Boolean Search Strings still work for Sourcing

Technology, social media, new sourcing sites, the influx of information can be overwhelming and often times very distracting. It seems like no matter how many new sites I find and use, just like with anything on the Internet, there are only a few that I can or have time to master – or that are worth mastering. It seems like with many good sites that come along, once the majority of people have come to the site and started using it, 1 of 2 things happen: the company makes the things that were free and great, a cost – or they add some form of advertising that makes using the site such a pain that people want to go elsewhere.

Now large corporations with deep pockets can always pay to use these sites and get the corporate version, but the smaller guy doesn’t always have that option. The other thing that can happen is that now that everyone else is using a site, the competition for the same people is increased, thus making the site less valuable. Linkedin and to a certain degree Facebook ¬†have added more advertising and made it more difficult to access people.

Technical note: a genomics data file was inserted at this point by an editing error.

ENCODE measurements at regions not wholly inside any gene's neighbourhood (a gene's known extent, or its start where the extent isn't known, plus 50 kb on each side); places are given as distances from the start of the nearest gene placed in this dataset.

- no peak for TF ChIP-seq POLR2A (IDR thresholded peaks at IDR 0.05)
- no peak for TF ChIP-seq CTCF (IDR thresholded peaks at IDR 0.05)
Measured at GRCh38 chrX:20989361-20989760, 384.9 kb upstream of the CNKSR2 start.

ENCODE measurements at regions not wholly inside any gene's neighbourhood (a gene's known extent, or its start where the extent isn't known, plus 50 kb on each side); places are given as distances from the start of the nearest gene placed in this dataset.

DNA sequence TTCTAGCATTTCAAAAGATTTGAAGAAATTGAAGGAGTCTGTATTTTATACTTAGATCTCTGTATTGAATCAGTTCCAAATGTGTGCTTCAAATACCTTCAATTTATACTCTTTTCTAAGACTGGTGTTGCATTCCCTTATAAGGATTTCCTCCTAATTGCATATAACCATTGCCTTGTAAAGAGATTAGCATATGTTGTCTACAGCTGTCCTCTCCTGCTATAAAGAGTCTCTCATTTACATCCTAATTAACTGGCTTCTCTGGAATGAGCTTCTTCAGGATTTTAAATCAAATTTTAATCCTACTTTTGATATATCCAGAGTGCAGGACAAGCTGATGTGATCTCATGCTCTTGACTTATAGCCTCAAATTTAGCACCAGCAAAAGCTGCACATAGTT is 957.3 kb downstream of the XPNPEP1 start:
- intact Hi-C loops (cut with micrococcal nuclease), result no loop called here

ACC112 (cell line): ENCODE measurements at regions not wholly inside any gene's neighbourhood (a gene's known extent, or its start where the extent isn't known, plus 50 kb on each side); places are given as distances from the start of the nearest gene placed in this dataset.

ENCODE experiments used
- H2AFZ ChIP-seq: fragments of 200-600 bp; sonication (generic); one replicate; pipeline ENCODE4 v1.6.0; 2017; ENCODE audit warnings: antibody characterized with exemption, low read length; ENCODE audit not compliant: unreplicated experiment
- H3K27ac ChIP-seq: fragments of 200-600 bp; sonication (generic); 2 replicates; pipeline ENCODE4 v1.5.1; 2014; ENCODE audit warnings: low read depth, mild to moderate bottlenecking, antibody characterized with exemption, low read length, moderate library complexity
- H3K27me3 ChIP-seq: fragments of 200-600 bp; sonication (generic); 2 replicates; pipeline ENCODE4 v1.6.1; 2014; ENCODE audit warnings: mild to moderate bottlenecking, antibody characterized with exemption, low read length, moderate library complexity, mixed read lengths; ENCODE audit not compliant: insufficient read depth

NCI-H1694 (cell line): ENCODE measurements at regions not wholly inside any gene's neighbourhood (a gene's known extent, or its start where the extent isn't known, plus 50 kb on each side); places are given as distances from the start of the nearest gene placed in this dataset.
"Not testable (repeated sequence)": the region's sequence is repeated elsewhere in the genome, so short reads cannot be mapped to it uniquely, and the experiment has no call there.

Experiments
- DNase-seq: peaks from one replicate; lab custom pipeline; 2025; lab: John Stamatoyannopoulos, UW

However, as a good sourcer and researcher, we can always find a work around to get past some of these things. Search strings such as domain:linkedin.com “software developer” c++ USA come to mind. You can actually find more people on the internet who are not part of your linkedin network than you can find searching directly inside your network by using these type of search strings. You can substitute facebook.com for the same types of searches. Only your imagination will change the outcome of your searches.

No matter what automated tools you use to gather your information about people, someone has to verify the data in some way. Whether this means contacting the people on the list or verifying the people on the list as having the right credentials, a real person is at the end of the line making sure the content is true, real, and on target.  I do believe certain tools are making some of the sourcing jobs easier to do, but someone still has to touch (call, email or verify) data no matter how it is collected.

So at the end of the day – old school sourcing methods always work. If you don’t or can’t afford the big ticket sourcing tools, it may take longer to piece together the profiles and contact information of people – but most likely you won’t have many others contacting the person you find about a position. Because they didn’t dig deep enough to find the person you found.